COGS Q540 Philosophical Foundations of Cognitive Science
Spring 2013 Schedule and Syllabus
Meeting time: MW 2:30-3:45; Location: PY 113
(Prof.) Colin Allen
Offices: Goodbody Hall 113 and Eigenmann 802
Office hours: Wednesdays after CogLunch until class (location tba), and by appointment
The cognitive sciences began with great enthusiasm for the prospects of a successful multi-disciplinary attack on the mind. This enthusiasm was fueled by the faith that computational ideas could put flesh on abstract notions of mental representation, providing the means to make good physical sense of questions about the nature of mental information processing. The challenges of understanding how minds work have turned out to be much greater than many of the early enthusiasts predicted — in fact they have turned out to be so great that many (especially here at IU) have argued that we need new paradigms to replace the standard computationalist-representationalist assumptions of traditional cognitive science. This course aims to provide an understanding of the philosophical issues underlying this discussion and to apply this understanding to a specific cutting edge topic. For Spring 2013 that issue will be the question of where theories of information fit into cognitive science.
By the end of this course you should have broad knowledge of the history, philosophy, and major concepts and trends in cognitive science, along with an appreciation for the philosophical issues that motivated the emergence of cognitive science and underlie the controversies within it. By the end of the course you should have the ability to read works written for professional academic cognitive scientists and philosophers of cognitive science, and to summarize them accurately both orally and in writing using your own words. You should also be able to relate foundational issues in cognitive science to your own research interests.
Grades will be based holistically on overall performance in the following five categories:
* Weekly reaction pieces. Delivery: via Piazza (see below). In these short reaction pieces, identify which items you have read from the reading list for the previous two preceding class periods, and write a 200-300-word reaction to at least one of them. This should not be a summary or restatement of the reading. Rather, write an argumentative response to something you read. State what you liked or disliked most about the idea(s) and why, with special attention to the strength of the arguments that were presented. (See calendar below for due dates.)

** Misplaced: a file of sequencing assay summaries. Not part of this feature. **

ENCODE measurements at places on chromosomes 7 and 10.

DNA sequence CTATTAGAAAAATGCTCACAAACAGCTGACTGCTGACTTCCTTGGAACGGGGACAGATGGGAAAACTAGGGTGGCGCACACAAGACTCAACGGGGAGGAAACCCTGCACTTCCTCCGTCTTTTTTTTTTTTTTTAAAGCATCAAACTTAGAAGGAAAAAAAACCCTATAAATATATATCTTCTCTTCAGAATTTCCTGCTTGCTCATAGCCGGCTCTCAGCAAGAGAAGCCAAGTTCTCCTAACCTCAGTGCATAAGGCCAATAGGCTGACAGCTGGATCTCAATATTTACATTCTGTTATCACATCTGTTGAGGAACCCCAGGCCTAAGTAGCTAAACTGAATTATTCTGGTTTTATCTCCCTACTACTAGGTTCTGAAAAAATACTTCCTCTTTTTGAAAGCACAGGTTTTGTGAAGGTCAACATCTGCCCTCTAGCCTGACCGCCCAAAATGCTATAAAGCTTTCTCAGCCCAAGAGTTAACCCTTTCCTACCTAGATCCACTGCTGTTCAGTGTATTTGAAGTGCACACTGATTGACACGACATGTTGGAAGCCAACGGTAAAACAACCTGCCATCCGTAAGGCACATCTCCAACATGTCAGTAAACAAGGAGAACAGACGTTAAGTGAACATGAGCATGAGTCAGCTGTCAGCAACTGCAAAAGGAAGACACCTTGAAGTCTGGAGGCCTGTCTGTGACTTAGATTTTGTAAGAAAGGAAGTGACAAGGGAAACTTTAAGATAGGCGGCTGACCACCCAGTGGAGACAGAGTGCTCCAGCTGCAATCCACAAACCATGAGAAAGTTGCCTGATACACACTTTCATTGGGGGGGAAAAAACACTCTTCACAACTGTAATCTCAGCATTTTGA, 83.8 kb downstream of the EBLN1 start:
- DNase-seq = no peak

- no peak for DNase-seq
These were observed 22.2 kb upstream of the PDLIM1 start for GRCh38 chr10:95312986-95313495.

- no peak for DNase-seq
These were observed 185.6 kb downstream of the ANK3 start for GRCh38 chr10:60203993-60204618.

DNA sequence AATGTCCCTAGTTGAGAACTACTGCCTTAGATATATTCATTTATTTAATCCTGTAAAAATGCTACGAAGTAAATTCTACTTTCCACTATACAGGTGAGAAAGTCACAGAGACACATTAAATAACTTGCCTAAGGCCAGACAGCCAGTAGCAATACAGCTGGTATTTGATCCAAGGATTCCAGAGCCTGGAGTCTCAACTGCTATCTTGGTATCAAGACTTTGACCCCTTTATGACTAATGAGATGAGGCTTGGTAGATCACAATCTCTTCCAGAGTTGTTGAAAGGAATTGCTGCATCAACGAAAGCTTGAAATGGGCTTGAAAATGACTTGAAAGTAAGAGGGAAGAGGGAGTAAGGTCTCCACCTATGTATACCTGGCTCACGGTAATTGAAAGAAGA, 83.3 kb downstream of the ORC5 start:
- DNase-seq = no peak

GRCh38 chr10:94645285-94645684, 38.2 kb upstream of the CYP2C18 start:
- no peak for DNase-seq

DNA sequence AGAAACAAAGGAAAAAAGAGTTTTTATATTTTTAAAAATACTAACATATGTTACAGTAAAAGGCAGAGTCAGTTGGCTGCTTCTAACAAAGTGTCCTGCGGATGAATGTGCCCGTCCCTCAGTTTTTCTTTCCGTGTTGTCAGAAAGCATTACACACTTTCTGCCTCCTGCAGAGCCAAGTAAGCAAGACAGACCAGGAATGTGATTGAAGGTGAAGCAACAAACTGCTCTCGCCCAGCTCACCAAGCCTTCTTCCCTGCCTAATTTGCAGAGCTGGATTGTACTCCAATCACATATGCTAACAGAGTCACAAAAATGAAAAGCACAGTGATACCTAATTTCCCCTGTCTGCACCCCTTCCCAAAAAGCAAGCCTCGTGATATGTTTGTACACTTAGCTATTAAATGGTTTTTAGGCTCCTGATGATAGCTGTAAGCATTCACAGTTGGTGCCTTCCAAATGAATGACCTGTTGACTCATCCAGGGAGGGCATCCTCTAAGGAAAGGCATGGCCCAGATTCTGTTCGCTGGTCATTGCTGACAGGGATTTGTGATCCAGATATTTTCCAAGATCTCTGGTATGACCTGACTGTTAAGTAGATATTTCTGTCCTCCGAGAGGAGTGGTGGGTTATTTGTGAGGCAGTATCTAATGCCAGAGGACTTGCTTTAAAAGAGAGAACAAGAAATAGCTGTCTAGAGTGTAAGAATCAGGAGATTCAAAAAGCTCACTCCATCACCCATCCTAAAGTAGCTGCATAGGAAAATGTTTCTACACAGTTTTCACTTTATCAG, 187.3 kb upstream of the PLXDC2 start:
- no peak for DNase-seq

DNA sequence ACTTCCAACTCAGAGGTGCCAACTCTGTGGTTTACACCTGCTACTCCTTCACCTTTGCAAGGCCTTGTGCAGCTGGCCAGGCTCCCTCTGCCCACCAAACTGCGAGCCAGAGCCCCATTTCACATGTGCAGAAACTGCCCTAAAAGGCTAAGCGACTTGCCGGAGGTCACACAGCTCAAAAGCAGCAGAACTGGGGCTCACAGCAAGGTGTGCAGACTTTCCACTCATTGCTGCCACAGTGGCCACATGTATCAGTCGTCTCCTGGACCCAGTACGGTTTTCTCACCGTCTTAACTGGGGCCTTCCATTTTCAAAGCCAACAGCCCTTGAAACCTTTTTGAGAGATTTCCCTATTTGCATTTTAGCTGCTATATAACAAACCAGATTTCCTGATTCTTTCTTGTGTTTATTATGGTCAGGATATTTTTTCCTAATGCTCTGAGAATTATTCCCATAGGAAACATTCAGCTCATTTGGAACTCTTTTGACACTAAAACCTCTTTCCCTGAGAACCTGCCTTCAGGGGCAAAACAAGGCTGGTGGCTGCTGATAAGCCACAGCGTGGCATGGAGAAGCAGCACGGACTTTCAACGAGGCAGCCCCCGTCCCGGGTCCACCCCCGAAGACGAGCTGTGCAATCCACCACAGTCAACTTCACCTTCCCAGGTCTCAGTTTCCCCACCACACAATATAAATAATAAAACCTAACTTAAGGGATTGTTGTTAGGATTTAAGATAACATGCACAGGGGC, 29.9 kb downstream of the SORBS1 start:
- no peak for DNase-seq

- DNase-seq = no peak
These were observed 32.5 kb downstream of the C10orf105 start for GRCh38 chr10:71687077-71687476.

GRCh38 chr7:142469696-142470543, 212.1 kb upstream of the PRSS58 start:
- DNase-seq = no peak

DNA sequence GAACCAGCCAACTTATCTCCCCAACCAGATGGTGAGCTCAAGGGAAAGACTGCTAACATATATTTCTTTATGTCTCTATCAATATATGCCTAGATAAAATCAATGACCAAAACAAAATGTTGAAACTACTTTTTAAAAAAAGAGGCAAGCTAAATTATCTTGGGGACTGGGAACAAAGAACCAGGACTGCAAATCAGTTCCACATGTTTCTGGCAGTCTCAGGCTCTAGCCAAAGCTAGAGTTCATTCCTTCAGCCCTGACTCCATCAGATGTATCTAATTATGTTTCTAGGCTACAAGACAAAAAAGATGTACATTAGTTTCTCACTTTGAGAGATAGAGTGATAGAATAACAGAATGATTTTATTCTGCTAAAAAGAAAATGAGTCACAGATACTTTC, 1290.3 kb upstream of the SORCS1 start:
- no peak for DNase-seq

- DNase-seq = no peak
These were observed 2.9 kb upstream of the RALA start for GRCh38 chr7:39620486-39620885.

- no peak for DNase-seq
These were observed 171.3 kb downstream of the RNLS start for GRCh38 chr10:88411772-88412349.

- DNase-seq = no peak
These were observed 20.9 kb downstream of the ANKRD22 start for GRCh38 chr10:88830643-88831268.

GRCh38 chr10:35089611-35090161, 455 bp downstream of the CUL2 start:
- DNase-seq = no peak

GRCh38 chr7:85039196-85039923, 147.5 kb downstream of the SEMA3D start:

This semester we will be trying out Piazza for extended class discussion. The system is designed for getting help fast and efficiently from classmates and myself. Rather than emailing questions to me directly I encourage you to post your questions on Piazza. If you have any problems or feedback for the developers, email email@example.com. Find our class page at: https://piazza.com/iub/spring2013/cogsq540/home.
** All students will be scheduled to give TWO classroom presentations: (1) on an assigned reading, 15 minutes maximum, which like the reaction pieces should not be a linear summary of the reading, but in which you should identify and evaluate an argument contained in the piece; and (2) you will be scheduled in the week of Mar 25 to give a 5 minute presentation of your proposed paper topic for the course.
*** This is a discussion-oriented class. If you do not speak up regularly during class discussions, you may also be gauged by an oral exam to be scheduled at the instructor's discretion during finals week. Your activity on Piazza in raising and responding to questions and reaction pieces there will also be considered.
Schedule of Readings and Presentations
Articles for the first part of the semester are available to you via the links below for your personal use under fair use doctrine. Items preceded with bullets "•" are required readings; items preceded with daggers "†" are suggested optional readings. Book chapters from Floridi are F#. This schedule may be altered in response to events in class.
Statement for Students with Disabilities
The Americans with Disabilities Act (ADA) is a federal anti-discrimination statute that provides comprehensive civil rights protection for persons with disabilities. Among other things, this legislation requires that all students with disabilities be guaranteed a learning environment that provides for reasonable accommodation of their disabilities. If you believe you have a disability requiring an accommodation, please contact IU Disability Services for Students.
Statement about Academic Misconduct
University rules concerning academic misconduct will be rigorously enforced in this class. See IU Code of Ethics, Part II for details.